Alexandre Julliard : x11drv: Moved desktop mode handling to the explorer process.

Mike McCormack mike at
Wed Mar 29 05:15:47 CST 2006

Willie Sippel wrote:

> Probably true. But Wine has several problems where a 'real' fix is so very 
> complicated that we won't see something anytime soon, probably for years to 
> come (like the DIB engine, planned for years, but nobody seems to even work 
> on it). In the recent two years, Wine became unusable for many users - I even 
> know some guys that switched back to Windows because of 'fixes' to Wine that 
> render lots of application unusable, due to regressions expected when those 
> fixes were commited. Those 'fixes' should never make it into CVS if there's 
> not even a realistic timeframe for fixing the regressions. 

How do you propose that we figure out if there's going to be regressions 
or not before the patches are committed?

Isn't it just better to start with a patch that is "right", but will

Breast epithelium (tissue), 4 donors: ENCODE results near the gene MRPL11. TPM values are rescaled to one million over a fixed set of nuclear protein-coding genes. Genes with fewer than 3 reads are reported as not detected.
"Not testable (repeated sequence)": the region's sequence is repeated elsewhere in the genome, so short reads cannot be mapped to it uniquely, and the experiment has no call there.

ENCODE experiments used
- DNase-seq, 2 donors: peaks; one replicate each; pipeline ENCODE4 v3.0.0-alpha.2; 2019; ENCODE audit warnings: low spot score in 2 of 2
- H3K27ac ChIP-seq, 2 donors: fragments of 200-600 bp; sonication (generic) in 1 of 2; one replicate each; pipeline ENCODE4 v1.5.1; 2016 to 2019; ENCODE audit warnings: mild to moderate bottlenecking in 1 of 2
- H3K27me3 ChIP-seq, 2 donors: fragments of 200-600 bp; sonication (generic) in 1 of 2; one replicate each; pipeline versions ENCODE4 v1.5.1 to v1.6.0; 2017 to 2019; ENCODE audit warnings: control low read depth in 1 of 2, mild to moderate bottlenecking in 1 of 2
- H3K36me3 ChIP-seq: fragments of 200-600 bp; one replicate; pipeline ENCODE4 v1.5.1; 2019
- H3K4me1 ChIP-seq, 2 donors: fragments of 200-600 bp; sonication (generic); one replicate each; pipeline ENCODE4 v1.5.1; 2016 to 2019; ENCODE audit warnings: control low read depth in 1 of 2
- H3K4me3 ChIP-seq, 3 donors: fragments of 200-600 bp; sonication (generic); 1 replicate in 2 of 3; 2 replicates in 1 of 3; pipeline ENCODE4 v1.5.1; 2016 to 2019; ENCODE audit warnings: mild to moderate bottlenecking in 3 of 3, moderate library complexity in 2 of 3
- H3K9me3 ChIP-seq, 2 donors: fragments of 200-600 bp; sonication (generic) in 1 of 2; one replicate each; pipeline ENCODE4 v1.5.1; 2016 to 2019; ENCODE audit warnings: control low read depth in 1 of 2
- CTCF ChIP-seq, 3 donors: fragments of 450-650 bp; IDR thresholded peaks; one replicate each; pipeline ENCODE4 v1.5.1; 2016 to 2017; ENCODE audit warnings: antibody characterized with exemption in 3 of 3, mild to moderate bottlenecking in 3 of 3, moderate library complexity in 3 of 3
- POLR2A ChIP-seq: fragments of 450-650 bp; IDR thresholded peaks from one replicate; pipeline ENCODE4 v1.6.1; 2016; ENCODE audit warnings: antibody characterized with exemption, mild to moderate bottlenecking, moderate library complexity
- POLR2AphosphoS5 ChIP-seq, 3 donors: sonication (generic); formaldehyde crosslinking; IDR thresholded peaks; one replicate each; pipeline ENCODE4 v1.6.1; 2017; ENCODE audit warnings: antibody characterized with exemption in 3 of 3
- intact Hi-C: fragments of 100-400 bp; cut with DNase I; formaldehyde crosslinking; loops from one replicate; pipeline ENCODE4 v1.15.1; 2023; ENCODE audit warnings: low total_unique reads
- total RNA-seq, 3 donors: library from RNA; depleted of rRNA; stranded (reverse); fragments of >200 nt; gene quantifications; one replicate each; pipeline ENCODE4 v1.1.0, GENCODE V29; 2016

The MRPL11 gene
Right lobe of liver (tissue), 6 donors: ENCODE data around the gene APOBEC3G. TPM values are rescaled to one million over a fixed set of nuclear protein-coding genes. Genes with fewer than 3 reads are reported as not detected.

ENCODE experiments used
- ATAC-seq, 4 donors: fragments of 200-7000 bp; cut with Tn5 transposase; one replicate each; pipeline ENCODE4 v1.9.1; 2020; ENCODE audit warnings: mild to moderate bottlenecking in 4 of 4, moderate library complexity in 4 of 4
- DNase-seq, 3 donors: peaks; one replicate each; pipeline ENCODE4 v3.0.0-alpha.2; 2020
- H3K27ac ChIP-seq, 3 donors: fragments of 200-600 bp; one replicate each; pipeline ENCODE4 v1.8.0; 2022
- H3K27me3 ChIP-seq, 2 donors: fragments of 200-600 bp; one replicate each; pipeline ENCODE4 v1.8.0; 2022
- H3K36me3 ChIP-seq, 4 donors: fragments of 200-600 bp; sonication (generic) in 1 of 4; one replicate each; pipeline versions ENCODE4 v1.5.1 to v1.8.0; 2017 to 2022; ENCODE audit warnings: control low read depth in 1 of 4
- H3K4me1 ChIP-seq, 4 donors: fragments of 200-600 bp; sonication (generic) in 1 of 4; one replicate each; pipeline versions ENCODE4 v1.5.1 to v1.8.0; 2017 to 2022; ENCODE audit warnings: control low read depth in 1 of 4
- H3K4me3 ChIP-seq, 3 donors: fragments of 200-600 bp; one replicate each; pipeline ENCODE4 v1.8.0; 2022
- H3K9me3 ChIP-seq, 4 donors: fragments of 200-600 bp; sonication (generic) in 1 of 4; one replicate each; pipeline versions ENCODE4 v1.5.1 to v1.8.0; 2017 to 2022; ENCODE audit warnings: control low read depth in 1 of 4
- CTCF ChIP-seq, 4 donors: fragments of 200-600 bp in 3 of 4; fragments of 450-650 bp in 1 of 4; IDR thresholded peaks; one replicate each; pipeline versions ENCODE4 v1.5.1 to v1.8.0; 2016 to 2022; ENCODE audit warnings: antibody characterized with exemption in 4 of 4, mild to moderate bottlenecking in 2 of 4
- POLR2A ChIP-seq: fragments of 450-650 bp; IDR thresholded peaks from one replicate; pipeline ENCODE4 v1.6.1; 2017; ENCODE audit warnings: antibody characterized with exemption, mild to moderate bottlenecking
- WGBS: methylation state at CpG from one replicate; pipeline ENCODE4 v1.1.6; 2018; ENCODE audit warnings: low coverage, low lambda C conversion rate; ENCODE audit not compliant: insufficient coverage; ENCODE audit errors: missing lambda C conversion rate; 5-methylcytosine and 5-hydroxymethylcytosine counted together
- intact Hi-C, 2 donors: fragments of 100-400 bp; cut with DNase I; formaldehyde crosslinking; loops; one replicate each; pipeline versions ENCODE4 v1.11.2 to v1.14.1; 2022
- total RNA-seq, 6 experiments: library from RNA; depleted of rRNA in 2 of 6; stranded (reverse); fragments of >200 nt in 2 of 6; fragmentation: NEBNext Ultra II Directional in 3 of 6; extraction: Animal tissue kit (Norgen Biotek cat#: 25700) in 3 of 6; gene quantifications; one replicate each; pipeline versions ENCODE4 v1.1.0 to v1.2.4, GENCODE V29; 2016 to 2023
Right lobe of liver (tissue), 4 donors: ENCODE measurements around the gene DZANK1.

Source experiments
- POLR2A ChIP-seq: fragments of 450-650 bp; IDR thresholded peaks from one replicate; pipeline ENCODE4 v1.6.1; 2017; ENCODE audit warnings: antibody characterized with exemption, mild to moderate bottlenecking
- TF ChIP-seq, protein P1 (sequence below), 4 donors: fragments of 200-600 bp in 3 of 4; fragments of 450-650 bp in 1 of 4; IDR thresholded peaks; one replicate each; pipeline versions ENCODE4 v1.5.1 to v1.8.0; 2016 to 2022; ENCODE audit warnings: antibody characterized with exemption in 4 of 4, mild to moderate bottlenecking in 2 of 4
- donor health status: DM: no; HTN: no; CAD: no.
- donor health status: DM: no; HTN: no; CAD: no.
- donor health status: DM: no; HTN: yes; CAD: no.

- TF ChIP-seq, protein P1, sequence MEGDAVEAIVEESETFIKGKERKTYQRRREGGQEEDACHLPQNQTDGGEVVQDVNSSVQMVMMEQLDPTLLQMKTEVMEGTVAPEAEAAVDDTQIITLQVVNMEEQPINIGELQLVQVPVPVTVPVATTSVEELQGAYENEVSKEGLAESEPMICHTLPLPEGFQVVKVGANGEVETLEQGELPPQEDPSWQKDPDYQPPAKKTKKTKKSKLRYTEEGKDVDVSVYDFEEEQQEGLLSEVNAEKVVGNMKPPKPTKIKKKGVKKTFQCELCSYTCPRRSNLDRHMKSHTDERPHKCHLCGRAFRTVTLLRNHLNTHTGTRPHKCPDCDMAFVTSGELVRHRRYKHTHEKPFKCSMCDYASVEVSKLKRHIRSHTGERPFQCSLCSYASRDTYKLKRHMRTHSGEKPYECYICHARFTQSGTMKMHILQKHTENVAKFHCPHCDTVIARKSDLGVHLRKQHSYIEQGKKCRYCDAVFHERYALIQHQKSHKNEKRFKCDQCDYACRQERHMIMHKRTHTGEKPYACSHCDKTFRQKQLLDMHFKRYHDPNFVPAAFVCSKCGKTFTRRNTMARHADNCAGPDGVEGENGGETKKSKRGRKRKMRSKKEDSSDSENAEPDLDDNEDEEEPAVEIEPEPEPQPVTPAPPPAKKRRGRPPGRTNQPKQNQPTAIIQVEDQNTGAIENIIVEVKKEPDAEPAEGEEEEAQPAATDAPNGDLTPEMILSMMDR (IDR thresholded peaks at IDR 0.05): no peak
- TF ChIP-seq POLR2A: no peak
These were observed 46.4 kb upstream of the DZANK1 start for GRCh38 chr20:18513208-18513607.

still show regressions, then fix those regressions, as opposed to 
starting with a patch that is wrong, and then hacking on it forever 
trying to solve the unsolvable problems that causes?

> The WM-rewrite/ broken windowed-OpenGL support is a perfect example, rendering 

My counter example is richedit.  As a half-baked wrapper around the edit 
control, it rotted in the CVS for at least 4 years until Krzysztof 
finally rewrote the whole thing.  If the half-baked version never 
existed in the first place we would have had a working richedit control 
alot sooner.

It might be a little bit harder to get things done by avoiding hacks at 
the start, but it's *alot* harder to get rid of the hacks once they're 
there.  People will complain and complain forever that the hacky version 
worked for them once for one application, even if the new version does 
alot better for all applications.


More information about the wine-devel mailing list